Voted capital spending is expected to be just € 0.275bn or 2.8% higher in 2021 than in 2020. In circumstances where short term considerations would signal significant scope to activate underutilised resources and longer term concerns would emphasise the need to add significant capacity in problem areas including health and housing as well as potential in green and digital fields, this scale of increase in capital spending may strike some as not sufficiently ambitious.
An inclination to err on the side of conservatism may owe much to the painful and recent experience of the financial crisis which is likely still exerting a significant and possibly excessive influence on domestic policymaking at present. The Minister for Finance’s speech is littered with phrases such as ‘What is crucial is making sure that any deficit remains a manageable deficit’ and ‘There are limits to the overall levels of debt that are prudent to take on’.
In one respect, these comments merely reflect the fact that Ireland’s borrowing capacity is bounded in scale and time but neither constraint is immediately relevant and other drivers may be more pressing. In this context, the following extracts from a speech given yesterday (12/10) by Isabel Schnabel, the German member of the ECB’s executive board point in a somewhat different direction; ‘Fiscal expansion is then indispensable in order to sustain demand and mitigate the long-term costs of the crisis….Looking forward, governments will at some point need to make a credible commitment to regain fiscal space. But this should happen only once the economy has returned to a sustainable growth path.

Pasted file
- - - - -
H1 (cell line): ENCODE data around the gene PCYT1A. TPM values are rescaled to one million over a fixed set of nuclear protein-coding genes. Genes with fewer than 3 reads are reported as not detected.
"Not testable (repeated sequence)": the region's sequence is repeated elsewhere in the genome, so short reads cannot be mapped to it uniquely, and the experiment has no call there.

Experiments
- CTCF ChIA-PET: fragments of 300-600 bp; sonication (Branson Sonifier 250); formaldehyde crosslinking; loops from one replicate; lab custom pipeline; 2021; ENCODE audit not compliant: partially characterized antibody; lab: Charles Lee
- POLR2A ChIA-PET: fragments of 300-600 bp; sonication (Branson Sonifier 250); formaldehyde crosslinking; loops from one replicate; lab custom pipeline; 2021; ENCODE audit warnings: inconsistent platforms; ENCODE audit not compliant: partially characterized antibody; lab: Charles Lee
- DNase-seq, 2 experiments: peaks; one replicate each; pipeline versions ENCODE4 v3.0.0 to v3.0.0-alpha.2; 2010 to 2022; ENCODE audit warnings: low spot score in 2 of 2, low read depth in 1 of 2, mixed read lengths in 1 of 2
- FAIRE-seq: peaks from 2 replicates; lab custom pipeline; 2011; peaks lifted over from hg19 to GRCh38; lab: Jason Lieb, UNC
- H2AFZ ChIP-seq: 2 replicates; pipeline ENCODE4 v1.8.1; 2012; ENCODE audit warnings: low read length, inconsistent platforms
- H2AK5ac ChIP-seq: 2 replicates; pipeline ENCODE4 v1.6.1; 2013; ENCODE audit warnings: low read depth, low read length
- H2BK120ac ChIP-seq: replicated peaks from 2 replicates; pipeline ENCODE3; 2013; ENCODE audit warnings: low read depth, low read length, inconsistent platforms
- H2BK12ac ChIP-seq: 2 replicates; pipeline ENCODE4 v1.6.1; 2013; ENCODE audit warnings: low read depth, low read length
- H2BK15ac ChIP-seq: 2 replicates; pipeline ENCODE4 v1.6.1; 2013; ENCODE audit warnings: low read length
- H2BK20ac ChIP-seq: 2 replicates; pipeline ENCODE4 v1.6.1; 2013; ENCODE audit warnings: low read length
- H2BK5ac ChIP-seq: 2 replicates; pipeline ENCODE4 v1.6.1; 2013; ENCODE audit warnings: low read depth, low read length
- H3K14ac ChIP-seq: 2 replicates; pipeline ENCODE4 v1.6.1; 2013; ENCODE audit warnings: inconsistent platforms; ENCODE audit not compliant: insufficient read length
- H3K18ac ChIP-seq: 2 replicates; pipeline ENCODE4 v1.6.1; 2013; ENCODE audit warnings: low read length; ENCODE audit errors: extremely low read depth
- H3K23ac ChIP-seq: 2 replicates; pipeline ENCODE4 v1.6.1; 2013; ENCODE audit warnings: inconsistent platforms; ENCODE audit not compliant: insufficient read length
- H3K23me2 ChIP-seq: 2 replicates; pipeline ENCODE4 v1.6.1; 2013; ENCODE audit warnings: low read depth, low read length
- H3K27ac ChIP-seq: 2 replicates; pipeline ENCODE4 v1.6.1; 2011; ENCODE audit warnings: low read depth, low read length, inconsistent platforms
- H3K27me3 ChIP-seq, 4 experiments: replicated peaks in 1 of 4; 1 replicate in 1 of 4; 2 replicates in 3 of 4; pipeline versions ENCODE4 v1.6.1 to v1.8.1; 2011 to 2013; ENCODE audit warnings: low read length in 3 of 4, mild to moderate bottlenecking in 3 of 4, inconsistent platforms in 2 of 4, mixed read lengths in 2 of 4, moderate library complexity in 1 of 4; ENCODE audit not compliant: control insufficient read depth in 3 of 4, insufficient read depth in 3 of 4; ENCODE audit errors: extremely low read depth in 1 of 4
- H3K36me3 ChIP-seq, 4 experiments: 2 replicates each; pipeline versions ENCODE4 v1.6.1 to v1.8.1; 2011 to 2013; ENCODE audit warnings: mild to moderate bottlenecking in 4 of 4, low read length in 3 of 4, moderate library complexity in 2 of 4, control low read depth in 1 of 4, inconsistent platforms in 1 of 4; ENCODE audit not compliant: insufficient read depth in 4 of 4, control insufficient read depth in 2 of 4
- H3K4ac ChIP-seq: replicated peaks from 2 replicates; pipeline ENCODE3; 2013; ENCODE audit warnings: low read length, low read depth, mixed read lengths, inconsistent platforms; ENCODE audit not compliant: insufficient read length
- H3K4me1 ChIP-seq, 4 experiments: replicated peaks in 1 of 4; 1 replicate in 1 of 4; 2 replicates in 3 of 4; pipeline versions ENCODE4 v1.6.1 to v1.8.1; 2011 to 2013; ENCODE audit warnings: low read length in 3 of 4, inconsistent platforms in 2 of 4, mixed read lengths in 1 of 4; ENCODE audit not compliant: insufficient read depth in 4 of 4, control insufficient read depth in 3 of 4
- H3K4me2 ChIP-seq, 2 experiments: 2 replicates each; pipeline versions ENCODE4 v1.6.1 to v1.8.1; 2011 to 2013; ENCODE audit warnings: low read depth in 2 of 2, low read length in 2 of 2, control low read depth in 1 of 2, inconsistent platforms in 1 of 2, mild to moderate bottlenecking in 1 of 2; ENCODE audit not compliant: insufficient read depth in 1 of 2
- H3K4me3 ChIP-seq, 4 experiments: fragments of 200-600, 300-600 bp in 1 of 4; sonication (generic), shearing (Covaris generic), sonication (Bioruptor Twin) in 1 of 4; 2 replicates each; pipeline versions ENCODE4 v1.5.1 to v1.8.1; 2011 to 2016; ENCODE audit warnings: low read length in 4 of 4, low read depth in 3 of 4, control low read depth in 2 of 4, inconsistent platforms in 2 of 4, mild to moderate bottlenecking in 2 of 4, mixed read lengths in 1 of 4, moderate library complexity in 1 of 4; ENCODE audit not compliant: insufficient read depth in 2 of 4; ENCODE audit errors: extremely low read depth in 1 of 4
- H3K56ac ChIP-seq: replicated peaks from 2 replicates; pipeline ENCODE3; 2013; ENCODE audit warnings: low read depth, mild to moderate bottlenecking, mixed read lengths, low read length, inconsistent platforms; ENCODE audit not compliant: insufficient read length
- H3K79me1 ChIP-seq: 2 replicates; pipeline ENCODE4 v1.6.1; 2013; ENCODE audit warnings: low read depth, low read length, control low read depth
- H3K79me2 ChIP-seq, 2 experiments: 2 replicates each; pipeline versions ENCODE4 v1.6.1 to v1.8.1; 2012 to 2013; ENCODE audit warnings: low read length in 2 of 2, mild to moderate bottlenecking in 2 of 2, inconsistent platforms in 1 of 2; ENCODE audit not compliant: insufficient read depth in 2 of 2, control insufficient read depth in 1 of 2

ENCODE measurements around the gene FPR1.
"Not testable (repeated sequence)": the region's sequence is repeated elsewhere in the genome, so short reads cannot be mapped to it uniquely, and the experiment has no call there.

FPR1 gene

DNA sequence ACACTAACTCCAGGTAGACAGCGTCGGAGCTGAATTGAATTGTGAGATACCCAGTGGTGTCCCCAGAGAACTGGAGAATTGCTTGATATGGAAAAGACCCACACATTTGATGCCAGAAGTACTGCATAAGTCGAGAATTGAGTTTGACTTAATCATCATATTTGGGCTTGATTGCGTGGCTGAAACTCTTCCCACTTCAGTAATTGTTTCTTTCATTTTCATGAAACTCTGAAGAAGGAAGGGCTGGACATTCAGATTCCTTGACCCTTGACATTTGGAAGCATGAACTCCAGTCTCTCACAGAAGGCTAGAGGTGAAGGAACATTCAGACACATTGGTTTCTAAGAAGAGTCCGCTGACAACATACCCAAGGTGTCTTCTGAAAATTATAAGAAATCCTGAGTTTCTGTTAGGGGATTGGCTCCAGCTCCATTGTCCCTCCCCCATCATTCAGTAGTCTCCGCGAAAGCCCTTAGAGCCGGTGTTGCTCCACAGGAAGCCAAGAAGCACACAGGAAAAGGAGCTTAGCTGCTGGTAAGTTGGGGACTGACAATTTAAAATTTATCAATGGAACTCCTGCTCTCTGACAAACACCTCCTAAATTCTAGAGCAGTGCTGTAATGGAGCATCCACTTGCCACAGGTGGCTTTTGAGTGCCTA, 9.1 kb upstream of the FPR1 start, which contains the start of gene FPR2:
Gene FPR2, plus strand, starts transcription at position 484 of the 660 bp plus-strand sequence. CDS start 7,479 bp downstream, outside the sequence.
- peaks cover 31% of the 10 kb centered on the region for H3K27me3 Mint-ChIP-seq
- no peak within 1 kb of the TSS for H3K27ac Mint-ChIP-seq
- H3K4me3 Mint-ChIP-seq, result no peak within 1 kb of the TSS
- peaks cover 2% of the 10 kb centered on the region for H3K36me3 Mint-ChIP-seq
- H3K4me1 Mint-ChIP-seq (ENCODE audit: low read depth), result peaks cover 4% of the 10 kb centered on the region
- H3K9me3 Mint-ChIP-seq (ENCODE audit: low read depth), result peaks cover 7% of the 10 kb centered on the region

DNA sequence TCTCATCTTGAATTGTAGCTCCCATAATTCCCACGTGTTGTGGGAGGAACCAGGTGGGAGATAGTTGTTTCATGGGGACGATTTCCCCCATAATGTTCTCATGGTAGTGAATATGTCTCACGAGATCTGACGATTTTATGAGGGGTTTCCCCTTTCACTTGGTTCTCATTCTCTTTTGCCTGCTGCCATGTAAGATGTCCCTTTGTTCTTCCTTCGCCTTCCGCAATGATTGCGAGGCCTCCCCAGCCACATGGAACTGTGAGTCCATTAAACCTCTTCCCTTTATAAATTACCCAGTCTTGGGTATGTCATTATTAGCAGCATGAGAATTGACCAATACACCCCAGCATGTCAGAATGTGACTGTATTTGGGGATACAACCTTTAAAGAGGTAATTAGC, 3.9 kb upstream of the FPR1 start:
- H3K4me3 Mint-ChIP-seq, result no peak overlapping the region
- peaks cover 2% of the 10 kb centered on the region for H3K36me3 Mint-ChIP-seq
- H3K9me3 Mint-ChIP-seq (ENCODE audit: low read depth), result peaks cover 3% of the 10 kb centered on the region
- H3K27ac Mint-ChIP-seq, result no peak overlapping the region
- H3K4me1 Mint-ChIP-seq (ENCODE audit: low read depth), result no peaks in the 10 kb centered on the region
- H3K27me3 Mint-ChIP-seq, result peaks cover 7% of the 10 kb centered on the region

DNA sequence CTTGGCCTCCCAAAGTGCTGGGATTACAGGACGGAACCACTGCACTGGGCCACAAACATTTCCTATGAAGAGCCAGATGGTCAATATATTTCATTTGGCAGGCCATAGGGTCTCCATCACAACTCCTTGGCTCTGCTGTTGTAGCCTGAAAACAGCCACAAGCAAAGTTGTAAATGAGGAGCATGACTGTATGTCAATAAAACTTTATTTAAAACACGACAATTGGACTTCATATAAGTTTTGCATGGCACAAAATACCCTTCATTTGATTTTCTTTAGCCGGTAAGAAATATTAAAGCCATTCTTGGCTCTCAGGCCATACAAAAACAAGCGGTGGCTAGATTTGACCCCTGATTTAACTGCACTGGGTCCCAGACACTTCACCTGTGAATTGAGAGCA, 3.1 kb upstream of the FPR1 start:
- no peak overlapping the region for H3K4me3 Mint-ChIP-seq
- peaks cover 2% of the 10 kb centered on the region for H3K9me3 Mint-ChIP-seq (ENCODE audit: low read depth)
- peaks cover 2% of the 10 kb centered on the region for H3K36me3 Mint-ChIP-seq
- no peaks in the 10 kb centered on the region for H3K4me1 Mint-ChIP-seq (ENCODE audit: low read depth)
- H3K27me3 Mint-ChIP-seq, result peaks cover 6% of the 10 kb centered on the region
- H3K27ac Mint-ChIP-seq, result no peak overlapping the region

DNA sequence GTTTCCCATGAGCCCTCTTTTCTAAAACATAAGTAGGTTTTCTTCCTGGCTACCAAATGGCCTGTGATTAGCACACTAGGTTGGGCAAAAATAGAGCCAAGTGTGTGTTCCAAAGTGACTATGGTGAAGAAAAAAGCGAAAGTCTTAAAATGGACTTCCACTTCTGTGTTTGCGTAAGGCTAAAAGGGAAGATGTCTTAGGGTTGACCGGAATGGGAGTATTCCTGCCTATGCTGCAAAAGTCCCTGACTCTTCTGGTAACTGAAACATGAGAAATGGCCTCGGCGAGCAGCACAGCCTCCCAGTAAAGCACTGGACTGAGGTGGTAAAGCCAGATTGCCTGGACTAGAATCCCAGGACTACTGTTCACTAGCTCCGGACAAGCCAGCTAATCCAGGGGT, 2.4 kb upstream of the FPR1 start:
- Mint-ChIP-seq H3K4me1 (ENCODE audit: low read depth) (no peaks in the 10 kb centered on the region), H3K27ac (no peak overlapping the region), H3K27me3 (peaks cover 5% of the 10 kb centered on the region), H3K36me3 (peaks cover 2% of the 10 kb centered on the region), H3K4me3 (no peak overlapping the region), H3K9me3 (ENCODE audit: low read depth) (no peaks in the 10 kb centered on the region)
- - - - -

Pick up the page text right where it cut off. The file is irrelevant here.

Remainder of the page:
While Mr Donohoe suggested that the deficit of 6.2% of GDP envisaged for 2020 ‘is a huge figure by Irish standards’, the reality is that it is markedly lower than the ECB’s projected figure of 9% for the Euro area average notwithstanding a larger than average initial hit to employment here. Moreover, a comparison of the Dept of Finance’s post budget projections with the latest IMF forecasts (released today) for some of our key trading partners show the emerging increase in the public debt to GDP ratio is notably more contained in Ireland than in many other countries.
As a box in the Dept of Finance’s macroeconomic and fiscal outlook paper in the Budget 2021 documents notes, the near term rise in Ireland’s debt ratio is expected to reverse markedly in coming years because Ireland’s economic growth rate should materially exceed the cost of funding it’s debt. Both the current negative cost of government borrowing and the imperative to ensure a broadly shared economic recovery emphasise the case for an ambitiously supportive fiscal policy.
In an environment as uncertain as that now prevailing, there is little merit in comparing or contrasting economic projections. In the main, KBC’s current forecasts broadly accord with the post-Budget estimates prepared by the Dept of Finance although our central scenario for 2021 is based on a technical assumption of a narrow trade deal between the EU and UK and, consequently, sees GDP growth at 3%, about 1.3ppt higher and unemployment averaging 9% about 1.3ppt lower than the Department. At the margin, the details suggest expectations of a somewhat more subdued trend in consumer spending next year on the part of KBC economics (+4%) than the Department envisages (+7%).
Budget 2021 is dominated by ‘macro’ considerations largely relating to the exceptional interaction between health and economic drivers and this was rightly the focus of the measures announced today. However, the absence of any increase in spending power at the individual level (barring changes in employment circumstances) in an environment where uncertainty may remain elevated could act as a key constraining factor on the extent of any expected improvement in consumer sentiment and spending. In the same vein, there is some risk that, in a variety of ways, persistent constraints on activities classed as ‘social consumption’ could weigh on social cohesion.
For this reason, we think there is some risk that Budget 2021 may have erred at least marginally on the side of traditional dictates of fiscal prudence rather than on the side of inclusive progress. However, the significant resources available but not allocated in the form of the €3.4bn recovery fund could decisively alter that balance.